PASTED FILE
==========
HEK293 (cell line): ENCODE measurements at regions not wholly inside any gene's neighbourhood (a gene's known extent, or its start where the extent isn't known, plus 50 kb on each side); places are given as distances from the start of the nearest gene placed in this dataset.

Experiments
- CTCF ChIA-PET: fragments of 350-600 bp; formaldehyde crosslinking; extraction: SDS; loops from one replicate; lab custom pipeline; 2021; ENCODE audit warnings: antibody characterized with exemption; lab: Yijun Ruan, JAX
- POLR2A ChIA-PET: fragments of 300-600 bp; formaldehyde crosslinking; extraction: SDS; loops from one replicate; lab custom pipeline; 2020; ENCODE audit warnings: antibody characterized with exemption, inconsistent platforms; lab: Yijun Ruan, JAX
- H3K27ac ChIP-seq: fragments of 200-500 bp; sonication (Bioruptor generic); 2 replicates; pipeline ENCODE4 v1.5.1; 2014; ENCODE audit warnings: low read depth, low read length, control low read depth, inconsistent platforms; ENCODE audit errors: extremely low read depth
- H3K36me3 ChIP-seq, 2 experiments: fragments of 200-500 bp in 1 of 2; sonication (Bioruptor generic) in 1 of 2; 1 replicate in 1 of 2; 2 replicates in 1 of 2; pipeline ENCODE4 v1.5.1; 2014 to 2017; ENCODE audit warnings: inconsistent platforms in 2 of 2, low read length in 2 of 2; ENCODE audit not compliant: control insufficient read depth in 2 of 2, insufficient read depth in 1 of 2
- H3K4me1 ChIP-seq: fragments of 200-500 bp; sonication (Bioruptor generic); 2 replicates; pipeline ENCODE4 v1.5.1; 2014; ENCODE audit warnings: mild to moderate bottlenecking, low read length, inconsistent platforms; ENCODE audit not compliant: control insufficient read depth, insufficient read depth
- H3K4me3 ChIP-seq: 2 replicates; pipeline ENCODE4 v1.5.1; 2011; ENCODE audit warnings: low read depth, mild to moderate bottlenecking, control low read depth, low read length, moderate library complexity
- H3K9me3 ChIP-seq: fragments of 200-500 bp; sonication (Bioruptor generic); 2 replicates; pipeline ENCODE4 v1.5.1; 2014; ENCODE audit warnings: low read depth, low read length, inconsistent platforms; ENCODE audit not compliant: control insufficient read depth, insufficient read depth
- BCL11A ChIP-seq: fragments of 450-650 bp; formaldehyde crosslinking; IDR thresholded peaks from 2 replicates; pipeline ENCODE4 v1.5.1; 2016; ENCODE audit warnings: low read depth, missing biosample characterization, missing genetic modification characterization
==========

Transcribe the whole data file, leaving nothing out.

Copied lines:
HEK293 (cell line): ENCODE measurements at regions not wholly inside any gene's neighbourhood (a gene's known extent, or its start where the extent isn't known, plus 50 kb on each side); places are given as distances from the start of the nearest gene placed in this dataset.

Experiments
- CTCF ChIA-PET: fragments of 350-600 bp; formaldehyde crosslinking; extraction: SDS; loops from one replicate; lab custom pipeline; 2021; ENCODE audit warnings: antibody characterized with exemption; lab: Yijun Ruan, JAX
- POLR2A ChIA-PET: fragments of 300-600 bp; formaldehyde crosslinking; extraction: SDS; loops from one replicate; lab custom pipeline; 2020; ENCODE audit warnings: antibody characterized with exemption, inconsistent platforms; lab: Yijun Ruan, JAX
- H3K27ac ChIP-seq: fragments of 200-500 bp; sonication (Bioruptor generic); 2 replicates; pipeline ENCODE4 v1.5.1; 2014; ENCODE audit warnings: low read depth, low read length, control low read depth, inconsistent platforms; ENCODE audit errors: extremely low read depth
- H3K36me3 ChIP-seq, 2 experiments: fragments of 200-500 bp in 1 of 2; sonication (Bioruptor generic) in 1 of 2; 1 replicate in 1 of 2; 2 replicates in 1 of 2; pipeline ENCODE4 v1.5.1; 2014 to 2017; ENCODE audit warnings: inconsistent platforms in 2 of 2, low read length in 2 of 2; ENCODE audit not compliant: control insufficient read depth in 2 of 2, insufficient read depth in 1 of 2
- H3K4me1 ChIP-seq: fragments of 200-500 bp; sonication (Bioruptor generic); 2 replicates; pipeline ENCODE4 v1.5.1; 2014; ENCODE audit warnings: mild to moderate bottlenecking, low read length, inconsistent platforms; ENCODE audit not compliant: control insufficient read depth, insufficient read depth
- H3K4me3 ChIP-seq: 2 replicates; pipeline ENCODE4 v1.5.1; 2011; ENCODE audit warnings: low read depth, mild to moderate bottlenecking, control low read depth, low read length, moderate library complexity
- H3K9me3 ChIP-seq: fragments of 200-500 bp; sonication (Bioruptor generic); 2 replicates; pipeline ENCODE4 v1.5.1; 2014; ENCODE audit warnings: low read depth, low read length, inconsistent platforms; ENCODE audit not compliant: control insufficient read depth, insufficient read depth
- BCL11A ChIP-seq: fragments of 450-650 bp; formaldehyde crosslinking; IDR thresholded peaks from 2 replicates; pipeline ENCODE4 v1.5.1; 2016; ENCODE audit warnings: low read depth, missing biosample characterization, missing genetic modification characterization